Apr 16 2010

Ecumenism Without the Church

[tab:Plugged In, Tuned Out]

Plugged In, Tuned Out

“He’s there every time the door is open.” This often serves as a passing grade for “faithful” in many of our congregations today. Americans are passionate about productivity and this bleeds over into the management of the local church. Weekly headcounts and participation levels become proxy measures for spiritual growth and maturity.

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Dec 15 2009

A Messy Business

Life is messy, like making sausages. When you think about it, a lot of food is like this. Pretty much everything from milk to steak to lettuce to mushrooms goes through at least one not-so-pretty stage as it passes from farm to fridge.

Most of us city folks are happy with the hosed-down, shrink-wrapped groceries to be found in the aisles of the nearest megamart. Even there, however, we dare not poke our noses behind the mysterious swinging doors. After several summers in a grocery warehouse, and cleaning up a bakery every night after school, I can personally attest to the principle that ignorance is bliss when it comes to store-bought food.

A little mess along the way is not always a bad thing, of course. A farmer, a mechanic, a construction worker will tell you, in no uncertain terms, that getting your hands dirty is part of the job. Indeed, an entire series on the Discovery Channel is predicated on this principle. Mike Rowe, host of Dirty Jobs, always begins with this word of explanation: “I explore the country looking for people who aren’t afraid to get dirty – hard-working men and women who earn an honest living doing the kinds of jobs that make civilized life possible for the rest of us.”

What about making eternal life possible for the rest of us? In one sense, the task of redemption was a very orderly business. God made a plan and stuck to it. But a lot of the people we encounter along the way are messy. There was nothing neat and tidy about David’s life. We can say the same thing about the lives of Solomon, Abraham, Isaac, Jacob, Rahab… well, you get the picture.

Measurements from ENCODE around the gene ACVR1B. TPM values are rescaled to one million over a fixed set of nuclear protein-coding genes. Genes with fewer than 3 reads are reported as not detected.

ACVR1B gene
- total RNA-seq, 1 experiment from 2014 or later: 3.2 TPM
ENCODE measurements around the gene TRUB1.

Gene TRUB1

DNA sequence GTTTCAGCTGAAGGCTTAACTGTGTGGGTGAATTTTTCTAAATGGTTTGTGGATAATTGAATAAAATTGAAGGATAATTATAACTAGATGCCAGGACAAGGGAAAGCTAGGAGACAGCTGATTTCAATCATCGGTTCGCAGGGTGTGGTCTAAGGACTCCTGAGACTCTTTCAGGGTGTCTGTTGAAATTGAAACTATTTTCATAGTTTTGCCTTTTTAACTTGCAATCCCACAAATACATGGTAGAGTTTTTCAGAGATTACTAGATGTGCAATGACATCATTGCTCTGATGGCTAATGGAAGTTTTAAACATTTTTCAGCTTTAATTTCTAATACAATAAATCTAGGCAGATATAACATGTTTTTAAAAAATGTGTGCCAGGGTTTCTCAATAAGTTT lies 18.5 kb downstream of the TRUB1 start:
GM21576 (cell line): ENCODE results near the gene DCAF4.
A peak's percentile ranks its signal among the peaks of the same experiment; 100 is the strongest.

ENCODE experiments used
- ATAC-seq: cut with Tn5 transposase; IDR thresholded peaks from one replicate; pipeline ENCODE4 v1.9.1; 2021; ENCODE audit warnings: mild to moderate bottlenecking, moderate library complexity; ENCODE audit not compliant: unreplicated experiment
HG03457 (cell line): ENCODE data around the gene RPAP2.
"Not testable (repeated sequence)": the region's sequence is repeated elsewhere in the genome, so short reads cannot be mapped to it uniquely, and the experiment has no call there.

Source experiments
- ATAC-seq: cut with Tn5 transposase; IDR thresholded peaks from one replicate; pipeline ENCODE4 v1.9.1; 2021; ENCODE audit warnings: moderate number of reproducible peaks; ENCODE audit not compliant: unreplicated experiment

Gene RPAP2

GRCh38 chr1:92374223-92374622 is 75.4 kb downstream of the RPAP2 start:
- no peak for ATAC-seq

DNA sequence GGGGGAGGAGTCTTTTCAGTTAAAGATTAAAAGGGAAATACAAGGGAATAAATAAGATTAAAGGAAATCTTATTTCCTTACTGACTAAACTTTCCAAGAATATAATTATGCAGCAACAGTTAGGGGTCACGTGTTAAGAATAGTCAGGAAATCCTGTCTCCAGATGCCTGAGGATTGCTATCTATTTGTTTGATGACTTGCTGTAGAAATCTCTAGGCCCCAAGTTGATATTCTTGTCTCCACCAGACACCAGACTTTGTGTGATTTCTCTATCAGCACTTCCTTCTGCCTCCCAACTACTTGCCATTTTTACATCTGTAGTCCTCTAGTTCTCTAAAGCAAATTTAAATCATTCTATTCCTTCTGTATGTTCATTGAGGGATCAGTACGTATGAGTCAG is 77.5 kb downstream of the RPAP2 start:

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Jul 18 2009

Can Humanists Offer the Good Life?

[tab:Introduction]

Though we consider the religious forms and ideas of our fathers no longer adequate, the quest for the good life is still the central task for mankind. Humanist Manifesto I, 1933 [1]

Happiness and the creative realization of human needs and desires, individually and in shared enjoyment, are continuous themes of humanism. We strive for the good life, here and now. Humanist Manifesto II, 1973 [2]

Remy, the star of Ratatouille, is in love with food. His rat family is in love with food, too, but in a very different sense. Remy loves food for its smell, texture, taste and color. He loves food as an end in itself. He loves food as a medium of art. He loves food for the experiences it creates in others. For his brother rats, food is nothing more than a means to an end. Food satisfies their basic needs. Food relieves the pain of an empty stomach. Clearly, Remy stands out from the pack. He is inspired by the great Chef Gusteau who is spreading a bold and surprising message: “Anyone can cook.” If ‘anyone’ includes rats, Remy reasons, then there is nothing to stop him becoming a cook as well, and so the adventure begins.

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Aug 15 2007

Parenting in a Postmodern World

[tab:Introduction]

Mimi Doe is in much demand as a parenting “guru” of sorts. On her web site she offers a definition of spirituality in general, and spiritual parenting in particular.[1] According to Doe,

Spirituality is the consciousness that relates us directly to God, or whatever we name as the source of our being. That consciousness can be activated when we are making a mud pie, singing a lullaby, observing a spider web, or deep in meditation.

and

Spiritual parenting occurs when we expand our awareness to include our children’s vivid inner lives. When we approach our kids as grand spiritual beings housed in little bodies we are parenting spiritually. Spiritual parenting is not limited to any one religion’s teachings but rather is an authentic, honest way of interacting with our children day to day.

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May 23 2004

Why We May Have Already Won the Music Wars

[tab:The CCM Bandwagon]

The CCM Bandwagon

Conservatism, by definition, is slow to change. In fact, conservatives are downright stick-in-the-muds when it comes to certain core beliefs and, in my view, rightly so. Liberals, on the other hand, tend to value change as the summum bonum—the Supreme Good. The change they seek rarely comes from a fresh, critical analysis of where the religious world might be going wrong with respect to God’s word. Instead, it’s all about keeping up with the Pastor Joneses. The latest fad down the road becomes the Next Big Thing, with the Community Church movement being but the latest example.

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